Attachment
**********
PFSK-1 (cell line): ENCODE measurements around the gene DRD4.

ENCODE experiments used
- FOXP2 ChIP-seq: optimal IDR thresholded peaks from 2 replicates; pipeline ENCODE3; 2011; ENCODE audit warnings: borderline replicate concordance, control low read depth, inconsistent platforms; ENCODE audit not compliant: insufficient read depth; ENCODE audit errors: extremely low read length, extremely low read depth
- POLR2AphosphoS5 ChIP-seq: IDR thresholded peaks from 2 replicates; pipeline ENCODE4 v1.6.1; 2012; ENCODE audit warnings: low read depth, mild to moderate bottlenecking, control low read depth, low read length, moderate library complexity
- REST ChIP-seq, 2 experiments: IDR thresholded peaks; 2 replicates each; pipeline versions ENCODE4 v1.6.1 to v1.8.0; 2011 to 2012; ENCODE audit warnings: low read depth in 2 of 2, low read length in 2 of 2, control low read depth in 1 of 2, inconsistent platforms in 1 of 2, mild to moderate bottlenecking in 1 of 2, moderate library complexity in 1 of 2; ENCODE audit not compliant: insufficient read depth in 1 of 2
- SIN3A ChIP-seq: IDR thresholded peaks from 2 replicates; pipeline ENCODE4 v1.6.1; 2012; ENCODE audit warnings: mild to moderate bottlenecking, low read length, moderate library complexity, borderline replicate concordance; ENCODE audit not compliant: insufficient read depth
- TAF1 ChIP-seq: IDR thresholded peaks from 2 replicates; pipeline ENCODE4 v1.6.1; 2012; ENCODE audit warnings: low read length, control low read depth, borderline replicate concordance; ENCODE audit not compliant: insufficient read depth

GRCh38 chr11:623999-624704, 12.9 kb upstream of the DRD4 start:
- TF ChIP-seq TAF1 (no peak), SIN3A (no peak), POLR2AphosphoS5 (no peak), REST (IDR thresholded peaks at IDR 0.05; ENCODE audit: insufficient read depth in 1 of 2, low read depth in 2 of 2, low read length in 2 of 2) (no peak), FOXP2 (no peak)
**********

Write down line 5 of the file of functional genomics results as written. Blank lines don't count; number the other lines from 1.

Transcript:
- REST ChIP-seq, 2 experiments: IDR thresholded peaks; 2 replicates each; pipeline versions ENCODE4 v1.6.1 to v1.8.0; 2011 to 2012; ENCODE audit warnings: low read depth in 2 of 2, low read length in 2 of 2, control low read depth in 1 of 2, inconsistent platforms in 1 of 2, mild to moderate bottlenecking in 1 of 2, moderate library complexity in 1 of 2; ENCODE audit not compliant: insufficient read depth in 1 of 2